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More funding, less testing for education
Hill Jack
Sen. Jack Hill

In a year that did not see massive reforms in education, the Legislature reacted to what members had been hearing in sessions all around the state: “Do something about testing, and a raise is overdue.” A couple of pieces of legislation that addressed parents’ and teachers’ concerns over testing made some changes but did not completely reform the frequency nor content of school testing. Funding continued to reduce the austerity cut and focused on new technology for schools.

* SB 364—Reduces the amount student achievement plays in teacher evaluation from 50 percent to 30 percent. Changes professional growth to 20 percent, and 50 percent will be based on teacher evaluations and observations. Changes requirement for mandatory test scores to mandate at least 90 percent attendance for test qualification. Principals’ and assistant principals’ evaluation will contain 40 percent based on student growth and achievement with climate at 10 percent, 20 percent on achievement data and 30 percent on evaluations, observations and standards of practice.

Schools are pushed to develop multiple formative assessments to achieve reading mastery by the end of the 3rd grade and math proficiency by the end of the 5th grade. Pilot programs will be utilized. Also, the State BOE is tasked to move end of course and end of grade testing schedules closer to the end of the school year beginning with the 2017-2018 school year.

• SB 355—“Student Protection Act”—Makes state-wide assessments optional with a parent’s written request due to a life-threatening or serious health condition accompanied by a physician’s or therapist’s written recommendation to excuse the child. Sets up an appeal process if a student is retained solely due to failure to take the required test.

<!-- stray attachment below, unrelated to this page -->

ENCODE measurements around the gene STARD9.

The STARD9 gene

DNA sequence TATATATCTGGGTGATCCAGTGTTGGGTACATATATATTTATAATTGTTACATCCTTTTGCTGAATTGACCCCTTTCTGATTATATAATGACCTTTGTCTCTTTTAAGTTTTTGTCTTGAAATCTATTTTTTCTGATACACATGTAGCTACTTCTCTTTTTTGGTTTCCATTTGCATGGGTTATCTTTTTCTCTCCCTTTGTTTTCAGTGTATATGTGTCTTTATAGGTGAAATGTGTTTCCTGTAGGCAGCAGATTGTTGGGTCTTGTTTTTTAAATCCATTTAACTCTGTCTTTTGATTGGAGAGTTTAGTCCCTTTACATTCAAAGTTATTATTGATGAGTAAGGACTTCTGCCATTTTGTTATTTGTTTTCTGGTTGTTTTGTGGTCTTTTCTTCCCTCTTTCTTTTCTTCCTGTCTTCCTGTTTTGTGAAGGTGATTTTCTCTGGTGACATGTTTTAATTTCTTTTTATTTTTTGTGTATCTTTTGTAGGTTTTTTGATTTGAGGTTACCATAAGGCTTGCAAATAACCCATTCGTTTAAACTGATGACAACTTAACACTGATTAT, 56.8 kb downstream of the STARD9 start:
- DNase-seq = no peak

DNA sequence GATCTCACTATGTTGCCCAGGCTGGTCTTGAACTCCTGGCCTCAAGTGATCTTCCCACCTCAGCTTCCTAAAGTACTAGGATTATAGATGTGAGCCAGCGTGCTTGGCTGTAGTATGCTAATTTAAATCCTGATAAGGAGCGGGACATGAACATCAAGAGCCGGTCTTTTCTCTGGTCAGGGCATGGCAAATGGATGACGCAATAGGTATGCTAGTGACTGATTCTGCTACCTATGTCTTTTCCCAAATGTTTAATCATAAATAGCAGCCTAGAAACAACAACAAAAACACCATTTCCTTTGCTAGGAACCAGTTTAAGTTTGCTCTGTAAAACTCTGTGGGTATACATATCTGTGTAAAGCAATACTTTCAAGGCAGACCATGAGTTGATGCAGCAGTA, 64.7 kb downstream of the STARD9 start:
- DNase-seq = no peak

• HB 614—Requires the State Board of Education to establish procedures for the placement of video cameras in special education classes. Restricts use of the images, insuring confidentiality and limits retaining of the images to 12 months. Participation is voluntary but regulates the installation, use and storage of the images.

• HB739—Outlines how the state BOE can develop a set of statewide instructional materials and opens up a process for local systems to develop their own materials. Locally listed materials must be available for viewing by parents in person or on a Web site.

• HB 879—Establishes a Georgia Seal of Bi-literacy which will be put on the diploma of a student who has maintained a 3.0 average in all required language arts subjects and has demonstrated proficiency in a foreign language by achieving at least a 4 on a foreign language AP exam or a 5 on an international baccalaureate examination. The state BOE will provide the seal.

• HB 959—Clarifies that students taking AP, college or other advanced courses are exempt from high school end of course exams. Allows the state BOE to identify children of military parents, active or reserve, with a special data identifier that will allow for disaggregation of data. Requires a governing board with decision-making authority for a career academy established by any entity.

53 percent of state funding still going to education

Some things don’t change: of the 53 percent being spent in the state funds budget, some 40 percent will go to k-12 and pre-k schools. That’s about $8.911 billion in state funds, plus $357.8 million in lottery funds.

In addition, some $233.1 million in bonds is directed at school construction and equipment and $14.2 million for school buses. Redirection of $30 million in bonds helped fund the appropriation.

Expenditures of note going to education include:

• $300 million to reduce the austerity cut and is directed for 3 percent teacher pay raises

• $4.1 million for a 3 percent raise for school nutrition employees, school bus drivers and school burses

• $124 million for enrollment growth and teacher pay scale

• $2.5 million for audio-visual technology and film grants to middle and high schools for film and AV equipment

• $2.8 million for information technology applications for local systems

• $300,000 to expand Positive Behavioral Intervention Supports trainers

• $600,000 in new and existing funds for grants to rural systems to increase participation and achievement in AP STEM courses

• Existing surplus funds to provide a $300 per classroom materials grant from Pre-Classes

• $29.4 million to fund “Move On When Ready” dual enrollment for high school students Full transcripts of bills may be found at Simply type the bill number into the box at the top left-hand corner of the screen and specify if it is in the House or the Senate.

The FY 2017 budget (H.B. 751) may be found at As always, I welcome any questions you may have.

I may be reached at
234 State Capitol, Atlanta, GA 30334
(404) 656-5038 (phone)
(404) 657-7094 (fax)
E-mail at
Or call toll-free at
1-800-367-3334 day or night
Reidsville office: (912) 557-3811